Cardinals manager Mike Matheny showed concern for closer Jason Motte's workload last week after the right-hander pitched in four consecutive games. The skipper can't be bothered by the results, though.
Motte recorded five saves last week to help St. Louis stand its ground in the National League Wild Card race. In doing so, he captured NL Player of the Week honors for the first time in his career.
"It's good to know he cares about you," Motte said of his skipper. "He doesn't just care about the save or whatever even if your arm falls off tomorrow. That's good to know; it tells you a lot about the kind of person he is. He told us he doesn't want us going out there throwing every day."
The 30-year-old allowed just two hits and struck out 10 in 4 2/3 innings. On Sunday, Motte tallied his NL-leading 40th save of the season and lowered his ERA to 2.86.
Entering the 2012 campaign, Motte had notched just 12 saves over four big league seasons. He has converted 40 of 47 save opportunities this year.
The Cardinals went 5-1 last week, as they continue to stave off the Dodgers, Brewers, D-backs and Phillies in the race for the second NL Wild Card spot.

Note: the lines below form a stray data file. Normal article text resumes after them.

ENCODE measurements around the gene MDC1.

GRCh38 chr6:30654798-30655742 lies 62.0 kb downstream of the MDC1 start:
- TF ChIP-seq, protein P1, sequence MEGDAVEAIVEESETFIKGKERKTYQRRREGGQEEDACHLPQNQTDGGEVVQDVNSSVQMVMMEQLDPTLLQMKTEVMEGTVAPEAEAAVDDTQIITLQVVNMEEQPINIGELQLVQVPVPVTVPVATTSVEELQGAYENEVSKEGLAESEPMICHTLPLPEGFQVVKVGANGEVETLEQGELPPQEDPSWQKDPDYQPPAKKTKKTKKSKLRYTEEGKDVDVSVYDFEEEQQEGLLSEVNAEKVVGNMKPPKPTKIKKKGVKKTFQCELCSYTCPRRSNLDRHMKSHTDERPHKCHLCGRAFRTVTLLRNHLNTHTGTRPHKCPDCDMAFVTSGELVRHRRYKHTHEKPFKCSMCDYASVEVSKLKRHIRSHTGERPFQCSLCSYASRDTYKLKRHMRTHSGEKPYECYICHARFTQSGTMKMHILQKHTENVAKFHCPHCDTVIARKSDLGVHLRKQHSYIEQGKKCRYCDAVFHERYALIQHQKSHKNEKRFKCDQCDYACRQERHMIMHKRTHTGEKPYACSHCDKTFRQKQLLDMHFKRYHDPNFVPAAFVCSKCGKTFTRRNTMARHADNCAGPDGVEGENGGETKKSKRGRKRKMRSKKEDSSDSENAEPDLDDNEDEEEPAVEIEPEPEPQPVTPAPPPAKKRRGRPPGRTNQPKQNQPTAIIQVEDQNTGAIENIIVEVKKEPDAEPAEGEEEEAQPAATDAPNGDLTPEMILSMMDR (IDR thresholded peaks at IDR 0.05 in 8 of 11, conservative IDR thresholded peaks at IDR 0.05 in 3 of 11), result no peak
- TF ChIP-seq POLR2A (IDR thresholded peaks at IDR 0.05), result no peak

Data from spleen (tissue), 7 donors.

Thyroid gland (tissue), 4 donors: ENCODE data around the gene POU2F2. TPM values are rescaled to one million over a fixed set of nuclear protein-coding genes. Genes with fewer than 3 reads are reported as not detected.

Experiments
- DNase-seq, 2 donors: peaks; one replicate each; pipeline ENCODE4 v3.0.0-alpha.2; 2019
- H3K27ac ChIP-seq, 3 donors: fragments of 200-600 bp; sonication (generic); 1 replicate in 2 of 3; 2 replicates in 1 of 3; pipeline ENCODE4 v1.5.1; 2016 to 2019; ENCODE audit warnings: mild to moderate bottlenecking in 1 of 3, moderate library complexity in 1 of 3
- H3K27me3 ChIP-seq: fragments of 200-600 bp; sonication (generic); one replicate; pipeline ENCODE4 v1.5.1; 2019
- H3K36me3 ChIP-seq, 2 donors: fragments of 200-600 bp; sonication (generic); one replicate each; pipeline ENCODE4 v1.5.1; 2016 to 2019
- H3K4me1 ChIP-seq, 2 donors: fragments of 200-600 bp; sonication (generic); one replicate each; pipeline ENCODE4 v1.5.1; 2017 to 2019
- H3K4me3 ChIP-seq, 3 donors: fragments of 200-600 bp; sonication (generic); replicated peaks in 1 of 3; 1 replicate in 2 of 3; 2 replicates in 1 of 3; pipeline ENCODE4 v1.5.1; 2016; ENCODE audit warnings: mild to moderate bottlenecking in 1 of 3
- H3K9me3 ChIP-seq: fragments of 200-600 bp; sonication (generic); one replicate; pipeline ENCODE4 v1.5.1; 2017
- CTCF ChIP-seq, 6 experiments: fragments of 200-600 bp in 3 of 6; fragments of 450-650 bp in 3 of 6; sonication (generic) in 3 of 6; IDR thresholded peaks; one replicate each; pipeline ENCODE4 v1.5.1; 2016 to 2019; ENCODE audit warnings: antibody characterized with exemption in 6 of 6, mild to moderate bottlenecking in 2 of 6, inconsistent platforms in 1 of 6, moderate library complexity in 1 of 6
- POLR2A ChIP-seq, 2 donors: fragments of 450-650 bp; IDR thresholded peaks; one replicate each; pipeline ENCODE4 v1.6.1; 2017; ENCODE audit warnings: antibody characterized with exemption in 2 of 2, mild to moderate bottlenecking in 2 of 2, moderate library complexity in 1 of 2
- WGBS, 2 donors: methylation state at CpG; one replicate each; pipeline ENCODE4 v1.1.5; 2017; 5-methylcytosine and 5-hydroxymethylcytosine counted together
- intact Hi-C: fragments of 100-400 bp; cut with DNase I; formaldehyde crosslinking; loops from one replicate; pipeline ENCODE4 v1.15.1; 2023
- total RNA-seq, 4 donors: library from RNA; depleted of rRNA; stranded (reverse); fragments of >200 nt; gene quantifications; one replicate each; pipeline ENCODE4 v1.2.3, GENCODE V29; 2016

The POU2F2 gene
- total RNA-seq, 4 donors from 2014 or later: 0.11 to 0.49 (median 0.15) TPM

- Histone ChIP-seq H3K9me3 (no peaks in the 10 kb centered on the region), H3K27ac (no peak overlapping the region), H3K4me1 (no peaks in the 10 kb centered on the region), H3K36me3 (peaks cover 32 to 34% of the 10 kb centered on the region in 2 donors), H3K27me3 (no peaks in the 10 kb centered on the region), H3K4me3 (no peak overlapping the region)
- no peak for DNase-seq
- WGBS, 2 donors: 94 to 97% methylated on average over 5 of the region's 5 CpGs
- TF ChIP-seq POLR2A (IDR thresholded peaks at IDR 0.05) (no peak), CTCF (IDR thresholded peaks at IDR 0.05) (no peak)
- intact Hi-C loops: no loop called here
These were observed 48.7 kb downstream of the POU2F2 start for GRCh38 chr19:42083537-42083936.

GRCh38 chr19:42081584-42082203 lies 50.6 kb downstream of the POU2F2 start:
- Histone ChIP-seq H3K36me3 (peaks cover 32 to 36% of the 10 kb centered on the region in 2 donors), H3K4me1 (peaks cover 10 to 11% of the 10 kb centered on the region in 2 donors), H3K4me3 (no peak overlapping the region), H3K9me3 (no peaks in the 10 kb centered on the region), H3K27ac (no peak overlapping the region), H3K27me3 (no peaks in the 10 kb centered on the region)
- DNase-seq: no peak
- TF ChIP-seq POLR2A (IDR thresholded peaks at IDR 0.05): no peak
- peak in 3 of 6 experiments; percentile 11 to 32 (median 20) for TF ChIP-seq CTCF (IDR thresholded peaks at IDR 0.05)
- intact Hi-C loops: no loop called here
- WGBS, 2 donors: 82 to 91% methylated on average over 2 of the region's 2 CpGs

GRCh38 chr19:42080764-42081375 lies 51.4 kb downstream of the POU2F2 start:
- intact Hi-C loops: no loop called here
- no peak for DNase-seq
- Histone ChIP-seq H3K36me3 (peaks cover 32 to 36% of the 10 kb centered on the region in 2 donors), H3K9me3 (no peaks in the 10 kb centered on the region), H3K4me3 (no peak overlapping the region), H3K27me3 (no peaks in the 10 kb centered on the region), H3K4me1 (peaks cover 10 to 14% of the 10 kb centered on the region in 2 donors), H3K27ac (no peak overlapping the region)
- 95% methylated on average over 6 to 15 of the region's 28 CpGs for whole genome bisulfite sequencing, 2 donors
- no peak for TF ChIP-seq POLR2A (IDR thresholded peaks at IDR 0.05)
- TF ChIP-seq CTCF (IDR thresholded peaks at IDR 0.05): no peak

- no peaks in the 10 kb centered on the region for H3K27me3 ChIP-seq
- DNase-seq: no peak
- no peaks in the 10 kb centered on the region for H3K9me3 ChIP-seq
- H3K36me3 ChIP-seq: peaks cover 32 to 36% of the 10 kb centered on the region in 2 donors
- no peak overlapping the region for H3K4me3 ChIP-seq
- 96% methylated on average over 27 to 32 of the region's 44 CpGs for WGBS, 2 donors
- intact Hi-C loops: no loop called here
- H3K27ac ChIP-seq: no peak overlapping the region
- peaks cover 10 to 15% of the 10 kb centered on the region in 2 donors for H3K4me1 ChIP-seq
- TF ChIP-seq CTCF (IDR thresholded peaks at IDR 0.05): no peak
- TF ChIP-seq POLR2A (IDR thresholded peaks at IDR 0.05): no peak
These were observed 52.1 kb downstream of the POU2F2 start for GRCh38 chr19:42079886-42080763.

"It's not about the saves. It's about the wins," Motte said. "If I'm out there, we're winning. That's what the game is about -- winning. If I'm out there and we're winning and I come off the mound and we're winning, it's a good thing."
Motte became the first Cardinals reliever to record a save in five straight wins since Lee Smith did so in June 1993. He is the fourth pitcher in club history to reach the 40-save plateau.
The first reliever to win the weekly award since Huston Street in June 2009, Motte had competition from teammate Kyle Lohse, who posted a 2.08 ERA in a pair of victorious starts. Colorado's Wilin Rosario batted .448 for the week while collecting 13 hits, and San Francisco's Pablo Sandoval slugged four homers and drove in nine runs while hitting .478.
"You don't see that happen very often with the bullpen guys," Matheny said. "We were talking earlier, they're kind of like the interior linemen, they're only noticed when things go bad. But I think that's a huge award for him."